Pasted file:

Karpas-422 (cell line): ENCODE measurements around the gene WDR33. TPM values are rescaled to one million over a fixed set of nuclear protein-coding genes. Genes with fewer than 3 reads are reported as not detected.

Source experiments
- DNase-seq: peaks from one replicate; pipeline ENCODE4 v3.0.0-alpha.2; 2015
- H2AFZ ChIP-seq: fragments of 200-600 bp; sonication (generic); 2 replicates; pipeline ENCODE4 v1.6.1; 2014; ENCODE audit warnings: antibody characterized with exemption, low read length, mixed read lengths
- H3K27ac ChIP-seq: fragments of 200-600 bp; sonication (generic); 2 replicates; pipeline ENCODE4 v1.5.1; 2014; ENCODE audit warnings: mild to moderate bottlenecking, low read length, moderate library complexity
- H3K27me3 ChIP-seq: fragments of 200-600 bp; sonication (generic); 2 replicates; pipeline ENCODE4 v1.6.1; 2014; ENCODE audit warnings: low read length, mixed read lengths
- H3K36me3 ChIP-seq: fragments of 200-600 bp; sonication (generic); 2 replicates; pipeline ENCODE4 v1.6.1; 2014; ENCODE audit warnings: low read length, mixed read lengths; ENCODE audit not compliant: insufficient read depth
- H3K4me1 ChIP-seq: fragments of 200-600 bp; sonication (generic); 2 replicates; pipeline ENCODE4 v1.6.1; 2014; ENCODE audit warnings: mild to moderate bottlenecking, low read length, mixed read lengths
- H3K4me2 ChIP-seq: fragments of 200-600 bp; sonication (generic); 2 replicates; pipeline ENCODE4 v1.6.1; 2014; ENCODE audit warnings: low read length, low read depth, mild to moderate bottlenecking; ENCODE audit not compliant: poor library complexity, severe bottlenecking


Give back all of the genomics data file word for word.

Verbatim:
Karpas-422 (cell line): ENCODE measurements around the gene WDR33. TPM values are rescaled to one million over a fixed set of nuclear protein-coding genes. Genes with fewer than 3 reads are reported as not detected.

Source experiments
- DNase-seq: peaks from one replicate; pipeline ENCODE4 v3.0.0-alpha.2; 2015
- H2AFZ ChIP-seq: fragments of 200-600 bp; sonication (generic); 2 replicates; pipeline ENCODE4 v1.6.1; 2014; ENCODE audit warnings: antibody characterized with exemption, low read length, mixed read lengths
- H3K27ac ChIP-seq: fragments of 200-600 bp; sonication (generic); 2 replicates; pipeline ENCODE4 v1.5.1; 2014; ENCODE audit warnings: mild to moderate bottlenecking, low read length, moderate library complexity
- H3K27me3 ChIP-seq: fragments of 200-600 bp; sonication (generic); 2 replicates; pipeline ENCODE4 v1.6.1; 2014; ENCODE audit warnings: low read length, mixed read lengths
- H3K36me3 ChIP-seq: fragments of 200-600 bp; sonication (generic); 2 replicates; pipeline ENCODE4 v1.6.1; 2014; ENCODE audit warnings: low read length, mixed read lengths; ENCODE audit not compliant: insufficient read depth
- H3K4me1 ChIP-seq: fragments of 200-600 bp; sonication (generic); 2 replicates; pipeline ENCODE4 v1.6.1; 2014; ENCODE audit warnings: mild to moderate bottlenecking, low read length, mixed read lengths
- H3K4me2 ChIP-seq: fragments of 200-600 bp; sonication (generic); 2 replicates; pipeline ENCODE4 v1.6.1; 2014; ENCODE audit warnings: low read length, low read depth, mild to moderate bottlenecking; ENCODE audit not compliant: poor library complexity, severe bottlenecking